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Good-bye Ketchikan
By Rob Glenn


September 29, 2005
Thursday PM

November 2002, I came up to Ketchikan to help out my father who was dying of cancer.
It has now been nearly 3 years and the time has come for me to go.

While not really thrilled with the politics of this town or Alaska, one thing that I will miss are all the people that I have gotten to know and work with.

I want to thank all the teachers, and administrators in the school system who were friends with my father and put up with just as much difficult issues concerning his cancer as myself and my step mother did at home. I also want to thank the school system for allowing me to substitute teach. I have to say that through my experience subbing, I discovered that teachers have an amazingly tough job and I just don t think they get enough credit.

How many people reading this can find a way to keep a classroom of kids busy everyday for an entire school year? Not only keep the kids learning, but deal with all sorts of issues the kids may have. I, in just my little experience have realized that kids bring all aspects of their life to the classroom. Teachers have to discipline kids, counsel kids, and help them build respect for themselves and others and still have to give them the education they are in school for. I guess I now feel sorry for the teachers I gave a hard time too when I was a kid!

Subbing gave me the opportunity to get to know a lot of kids in this town. It is cool when you are walking through town and have a kid you subbed for or their parents come up to you and say Hi Mr. Rob. I hope in some way, my father with his culinary class, and myself with my stories of living though out the country and working on ships which have traveled through out the world, have given the kids that we dealt with a positive influence.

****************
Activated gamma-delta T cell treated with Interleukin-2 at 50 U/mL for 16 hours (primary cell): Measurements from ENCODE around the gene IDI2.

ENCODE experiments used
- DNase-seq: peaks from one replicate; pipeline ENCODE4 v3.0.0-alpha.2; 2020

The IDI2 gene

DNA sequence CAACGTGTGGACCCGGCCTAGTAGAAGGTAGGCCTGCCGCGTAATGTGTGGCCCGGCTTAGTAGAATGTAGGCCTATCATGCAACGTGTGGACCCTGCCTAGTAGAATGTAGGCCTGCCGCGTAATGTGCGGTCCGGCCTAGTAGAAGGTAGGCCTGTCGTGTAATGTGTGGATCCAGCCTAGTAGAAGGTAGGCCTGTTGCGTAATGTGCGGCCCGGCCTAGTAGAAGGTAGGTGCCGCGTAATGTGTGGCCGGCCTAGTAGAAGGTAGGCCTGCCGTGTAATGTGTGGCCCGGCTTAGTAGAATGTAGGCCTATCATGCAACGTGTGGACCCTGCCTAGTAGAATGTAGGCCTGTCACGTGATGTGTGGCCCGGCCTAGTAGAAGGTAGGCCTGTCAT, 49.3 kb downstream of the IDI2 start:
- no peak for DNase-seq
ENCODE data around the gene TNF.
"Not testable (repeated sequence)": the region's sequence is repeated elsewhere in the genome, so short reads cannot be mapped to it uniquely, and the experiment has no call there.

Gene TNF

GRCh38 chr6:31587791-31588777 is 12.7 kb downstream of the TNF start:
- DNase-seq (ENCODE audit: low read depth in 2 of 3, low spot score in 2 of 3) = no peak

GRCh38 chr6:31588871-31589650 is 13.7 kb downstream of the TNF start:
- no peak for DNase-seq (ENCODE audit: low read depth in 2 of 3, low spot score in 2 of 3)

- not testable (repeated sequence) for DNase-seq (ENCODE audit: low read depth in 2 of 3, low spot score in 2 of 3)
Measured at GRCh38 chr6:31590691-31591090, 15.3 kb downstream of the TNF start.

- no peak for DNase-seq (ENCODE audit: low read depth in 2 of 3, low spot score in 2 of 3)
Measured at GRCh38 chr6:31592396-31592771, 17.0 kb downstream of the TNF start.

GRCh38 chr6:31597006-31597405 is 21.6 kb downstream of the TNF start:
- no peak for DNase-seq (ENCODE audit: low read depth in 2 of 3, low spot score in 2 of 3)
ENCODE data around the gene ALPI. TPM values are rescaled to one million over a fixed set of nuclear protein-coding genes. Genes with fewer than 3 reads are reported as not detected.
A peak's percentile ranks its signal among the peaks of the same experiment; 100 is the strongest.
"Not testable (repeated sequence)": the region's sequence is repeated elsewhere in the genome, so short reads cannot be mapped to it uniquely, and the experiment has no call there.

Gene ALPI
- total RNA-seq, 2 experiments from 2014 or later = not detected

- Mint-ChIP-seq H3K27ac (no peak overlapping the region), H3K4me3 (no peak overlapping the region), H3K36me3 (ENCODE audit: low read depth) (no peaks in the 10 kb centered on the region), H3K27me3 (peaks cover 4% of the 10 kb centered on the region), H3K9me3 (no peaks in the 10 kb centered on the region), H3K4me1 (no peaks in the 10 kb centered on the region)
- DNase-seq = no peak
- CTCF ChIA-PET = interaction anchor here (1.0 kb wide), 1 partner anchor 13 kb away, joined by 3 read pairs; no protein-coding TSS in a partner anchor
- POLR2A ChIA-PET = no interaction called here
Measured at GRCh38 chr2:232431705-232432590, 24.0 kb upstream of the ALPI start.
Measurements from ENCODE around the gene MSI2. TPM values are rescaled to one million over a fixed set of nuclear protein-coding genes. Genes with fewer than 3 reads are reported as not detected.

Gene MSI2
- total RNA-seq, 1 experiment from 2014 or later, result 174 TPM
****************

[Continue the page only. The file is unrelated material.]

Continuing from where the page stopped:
I now have to thank the Marine Highway for hiring me shortly after I graduated the Great Lakes Maritime Academy. Thanks to Chris for helping me get in with these guys. The experience I have gained from sailing the ships as a mate, for getting my pilotage in SE Alaska waters, and working with a great bunch of captains, mates and crew have been an excellent learning experience and a great stepping stone. Once I get back to my family and friends and think things through, who knows I may be back out there working with you again.

I feel really fortunate being able to have sailed with each of you and I hope in the near future there will be a more ferry friendly political agenda that allowed the marine highway employees to feel like their jobs will remain. Many of the employees are educated people who want to work in an important industry for the SE Alaska region.

I have one memorable experience which connects the ferry with influencing kids in a hopefully positive way. My first year on the Columbia I had just gotten off watch and went to get dinner. We had left Ketchikan enroute to Bellingham, as I walked past the cafeteria I spotted one of the kids I know from school, a sixth grader. The next day, she her brothers and sister and parents came up to see the bridge. The moment they got to the windows, they saw a whale. We allowed them to stand near the wheel and have pictures taken. For those kids it was a highlight of their trip, and who knows Alaska, we may one day have another marine highway employee out of that! Maybe that bridge tour has encouraged one of those kids to graduate high school and go on to a sailing career.

There are a lot of people I would like to thank for their help and friendliness while I was here. Just to name a few Aaron and Jen, Chris and Julie, Scott and Maggie, Janelle, Debbie, Mark and Meridith, Aj and Paula, Sharon (I know you read sitnews!), Gary, Gabe, Carrie, Beth, Gail (for showing me how a good teacher gets through to kids) and everyone else.

To Ketchikan, get your social and health issues in order, please drop the denial attitude I have run into so many times. Keep the kids in school, find a way to show them there is a reason to graduate and go to college, and try to work for the citizens of your town.

Good-Bye, Ketchikan.

Rob Glenn
Ketchikan, AK - USA




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